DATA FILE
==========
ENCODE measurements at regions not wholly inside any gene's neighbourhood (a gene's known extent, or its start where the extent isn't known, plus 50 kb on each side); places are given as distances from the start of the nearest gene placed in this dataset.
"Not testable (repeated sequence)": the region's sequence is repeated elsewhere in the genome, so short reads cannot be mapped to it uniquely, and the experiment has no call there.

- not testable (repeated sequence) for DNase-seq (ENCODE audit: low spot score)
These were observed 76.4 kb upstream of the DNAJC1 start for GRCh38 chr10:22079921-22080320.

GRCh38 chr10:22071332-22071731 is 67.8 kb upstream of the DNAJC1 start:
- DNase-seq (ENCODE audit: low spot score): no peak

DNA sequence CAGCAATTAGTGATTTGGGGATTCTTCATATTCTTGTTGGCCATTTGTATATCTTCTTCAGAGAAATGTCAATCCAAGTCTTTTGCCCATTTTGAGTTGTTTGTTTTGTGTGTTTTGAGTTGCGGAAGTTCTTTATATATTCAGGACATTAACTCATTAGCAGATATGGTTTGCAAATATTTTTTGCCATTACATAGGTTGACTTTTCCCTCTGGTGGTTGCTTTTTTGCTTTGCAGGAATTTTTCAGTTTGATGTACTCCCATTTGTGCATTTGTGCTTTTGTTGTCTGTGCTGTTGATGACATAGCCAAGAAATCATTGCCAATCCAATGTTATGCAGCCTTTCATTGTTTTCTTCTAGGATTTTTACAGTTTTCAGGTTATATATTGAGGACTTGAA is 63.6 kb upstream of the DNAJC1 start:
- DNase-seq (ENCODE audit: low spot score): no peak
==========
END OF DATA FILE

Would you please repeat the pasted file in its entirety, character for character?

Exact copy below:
ENCODE measurements at regions not wholly inside any gene's neighbourhood (a gene's known extent, or its start where the extent isn't known, plus 50 kb on each side); places are given as distances from the start of the nearest gene placed in this dataset.
"Not testable (repeated sequence)": the region's sequence is repeated elsewhere in the genome, so short reads cannot be mapped to it uniquely, and the experiment has no call there.

- not testable (repeated sequence) for DNase-seq (ENCODE audit: low spot score)
These were observed 76.4 kb upstream of the DNAJC1 start for GRCh38 chr10:22079921-22080320.

GRCh38 chr10:22071332-22071731 is 67.8 kb upstream of the DNAJC1 start:
- DNase-seq (ENCODE audit: low spot score): no peak

DNA sequence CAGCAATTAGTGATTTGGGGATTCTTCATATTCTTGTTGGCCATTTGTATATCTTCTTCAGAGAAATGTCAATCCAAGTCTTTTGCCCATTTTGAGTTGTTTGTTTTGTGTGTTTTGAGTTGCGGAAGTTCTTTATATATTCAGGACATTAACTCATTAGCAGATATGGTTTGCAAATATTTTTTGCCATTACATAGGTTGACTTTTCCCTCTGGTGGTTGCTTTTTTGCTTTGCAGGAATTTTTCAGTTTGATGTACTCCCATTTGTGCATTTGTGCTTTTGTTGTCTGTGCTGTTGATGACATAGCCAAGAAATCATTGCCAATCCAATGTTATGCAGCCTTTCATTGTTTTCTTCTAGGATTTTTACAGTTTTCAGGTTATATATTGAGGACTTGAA is 63.6 kb upstream of the DNAJC1 start:
- DNase-seq (ENCODE audit: low spot score): no peak